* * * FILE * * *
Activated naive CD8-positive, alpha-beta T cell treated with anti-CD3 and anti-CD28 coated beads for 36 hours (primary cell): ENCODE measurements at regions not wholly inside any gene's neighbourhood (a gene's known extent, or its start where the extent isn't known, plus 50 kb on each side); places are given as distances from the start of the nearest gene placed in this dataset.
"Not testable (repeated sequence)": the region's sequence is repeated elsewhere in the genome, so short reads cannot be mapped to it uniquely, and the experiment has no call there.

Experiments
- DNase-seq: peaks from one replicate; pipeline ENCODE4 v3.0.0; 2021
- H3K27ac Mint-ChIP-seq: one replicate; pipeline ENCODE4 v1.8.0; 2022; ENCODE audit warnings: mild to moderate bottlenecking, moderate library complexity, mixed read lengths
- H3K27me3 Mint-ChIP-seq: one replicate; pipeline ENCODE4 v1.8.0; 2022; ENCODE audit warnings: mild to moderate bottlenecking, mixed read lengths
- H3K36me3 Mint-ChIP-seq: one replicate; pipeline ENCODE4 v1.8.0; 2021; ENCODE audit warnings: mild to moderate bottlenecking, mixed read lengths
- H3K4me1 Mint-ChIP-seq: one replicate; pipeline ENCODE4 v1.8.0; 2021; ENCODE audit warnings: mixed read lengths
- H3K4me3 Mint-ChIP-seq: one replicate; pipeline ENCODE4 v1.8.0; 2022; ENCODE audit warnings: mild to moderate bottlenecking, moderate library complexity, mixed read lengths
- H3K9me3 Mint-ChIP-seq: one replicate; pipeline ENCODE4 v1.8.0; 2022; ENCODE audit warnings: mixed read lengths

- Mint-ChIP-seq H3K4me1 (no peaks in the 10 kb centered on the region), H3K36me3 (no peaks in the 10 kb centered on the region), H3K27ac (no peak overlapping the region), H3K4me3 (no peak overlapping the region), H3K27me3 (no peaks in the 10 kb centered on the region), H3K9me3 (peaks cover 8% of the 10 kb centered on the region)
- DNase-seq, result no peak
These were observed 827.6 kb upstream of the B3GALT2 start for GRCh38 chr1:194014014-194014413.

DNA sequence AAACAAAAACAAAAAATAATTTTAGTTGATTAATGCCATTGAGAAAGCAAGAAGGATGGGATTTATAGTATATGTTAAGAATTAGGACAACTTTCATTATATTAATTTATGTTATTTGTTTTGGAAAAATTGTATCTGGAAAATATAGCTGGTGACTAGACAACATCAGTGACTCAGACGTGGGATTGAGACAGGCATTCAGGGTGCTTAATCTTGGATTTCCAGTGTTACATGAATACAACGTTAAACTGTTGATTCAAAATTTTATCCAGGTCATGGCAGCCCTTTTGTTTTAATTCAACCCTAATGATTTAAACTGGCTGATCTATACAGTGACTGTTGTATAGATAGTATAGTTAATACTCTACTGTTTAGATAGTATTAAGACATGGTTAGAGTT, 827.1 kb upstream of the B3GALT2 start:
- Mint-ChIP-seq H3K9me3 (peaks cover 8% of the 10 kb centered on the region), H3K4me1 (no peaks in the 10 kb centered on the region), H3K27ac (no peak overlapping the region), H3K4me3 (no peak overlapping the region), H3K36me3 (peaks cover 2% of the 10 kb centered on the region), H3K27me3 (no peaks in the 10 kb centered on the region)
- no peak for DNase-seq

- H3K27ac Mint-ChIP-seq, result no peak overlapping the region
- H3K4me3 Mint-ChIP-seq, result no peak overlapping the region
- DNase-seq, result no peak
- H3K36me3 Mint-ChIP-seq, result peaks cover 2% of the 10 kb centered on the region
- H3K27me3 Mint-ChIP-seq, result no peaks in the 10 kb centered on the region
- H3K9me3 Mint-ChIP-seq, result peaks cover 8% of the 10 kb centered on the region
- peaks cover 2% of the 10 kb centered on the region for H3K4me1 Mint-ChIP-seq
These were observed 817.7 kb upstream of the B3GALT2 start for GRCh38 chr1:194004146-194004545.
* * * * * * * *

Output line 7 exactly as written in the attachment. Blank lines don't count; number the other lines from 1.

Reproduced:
- H3K36me3 Mint-ChIP-seq: one replicate; pipeline ENCODE4 v1.8.0; 2021; ENCODE audit warnings: mild to moderate bottlenecking, mixed read lengths